This was a key point in the post from Crisis Prevention: aim for cooperation, not compliance! The truth of the matter is this: just because you set a limit doesn’t mean it won’t be violated. If you have set it and communicated it, there should not be a lack of clarity when that individual willingly chose to push or overstep the limit. There is often a form of consequence when a limit has been exceeded and that person should be able to use that information to make an appropriate choice.
#2 The Purpose Of Limits Is To Teach
Consider this when setting a limit. Maybe you have a team member who regularly comes to you at the last minute for your assistance to meet a deadline. I mean end-of-day, last minute. It’s predictable and you can see it happening a mile away.
By establishing your willingness to assist a week before the deadline, your intention is to teach your coworker that planning to assist around your current obligations is feasible. When they come to you at the last minute, your refusal to put aside other deadlines or personal obligations in favor of supporting them isn’t punishment. It’s reaffirming that you have previous commitments that aren’t movable last minute. Obviously, there are exceptions, but remember, this is routine for your coworker – not a one-time event.
You aren’t “teaching them a lesson”; rather, you are identifying that planned assistance is possible. Procrastination that delays until the last possible moment isn’t an acceptable way of working together.
Here’s the weird part: by offering a choice (approaching you earlier rather than later for help), you have empowered them. Huh? I know – it sounds strange, but by choosing to delay, they have chosen not to get help from you. Interesting isn’t it?!
#3 Setting Limits Is About Listening
Here’s another semi-strange one: taking the time to really listen will help you better understand the other person’s thoughts and feelings. Do you know what’s important to the other person? Have you listened long enough to understand it?
Here’s a great example of listening. You have a team member who has a tendency to react with strong emotion when challenging the quality of their performance. You’ve seen how well they performed in the past but recently, it’s gotten worse. Any time you raise it, it seems to end with little or no progress and worsening attitude towards you and the team.
Maybe it’s time instead to focus not on their performance, but on them! What if the reason the performance has dropped off is that their spouse lost a job and in the interim, they have taken on a side gig that reduced their sleep by four hours per night? Does it resolve the issue? No. You still have a requirement about how their job is to be performed.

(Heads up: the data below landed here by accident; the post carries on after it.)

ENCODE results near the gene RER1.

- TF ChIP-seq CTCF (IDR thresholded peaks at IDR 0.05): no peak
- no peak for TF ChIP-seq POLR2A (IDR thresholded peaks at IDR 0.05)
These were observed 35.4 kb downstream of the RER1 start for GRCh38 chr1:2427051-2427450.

I’m not advocating that this is the solution, but what if you could offer them an additional hour of sleep in exchange for reducing their lunch from one hour to 30 mins? It’s possible that reducing their daily work schedule by 30 minutes could more than make up for the lagging performance. By listening, you’ll learn more about what’s important to them, and that will help you set more meaningful limits.
So I said I would offer you some ideas about where to start.
Five Things To Consider When Setting Limits
- Explain which behavior is inappropriate
- Take the time to explain why it is inappropriate
- Give reasonable choices with consequences
- Allow time to make a decision
- Be prepared to enforce the consequences
If you have time, and if you are faced with setting limits for someone you work or live with, then do yourself a favor and take a moment to check out the Crisis Prevention Institute website below for more ideas on ways to set limits.
Remember, you are doing this to create an environment that is conducive to teamwork. Whether at home, at work, or in the community, respect yourself and your needs. Do it for others, and expect them to do it for you.
You are empowering by offering others a choice. They choose the outcome and you are helping them to make the best choice possible.
Resources Mentioned In This Episode: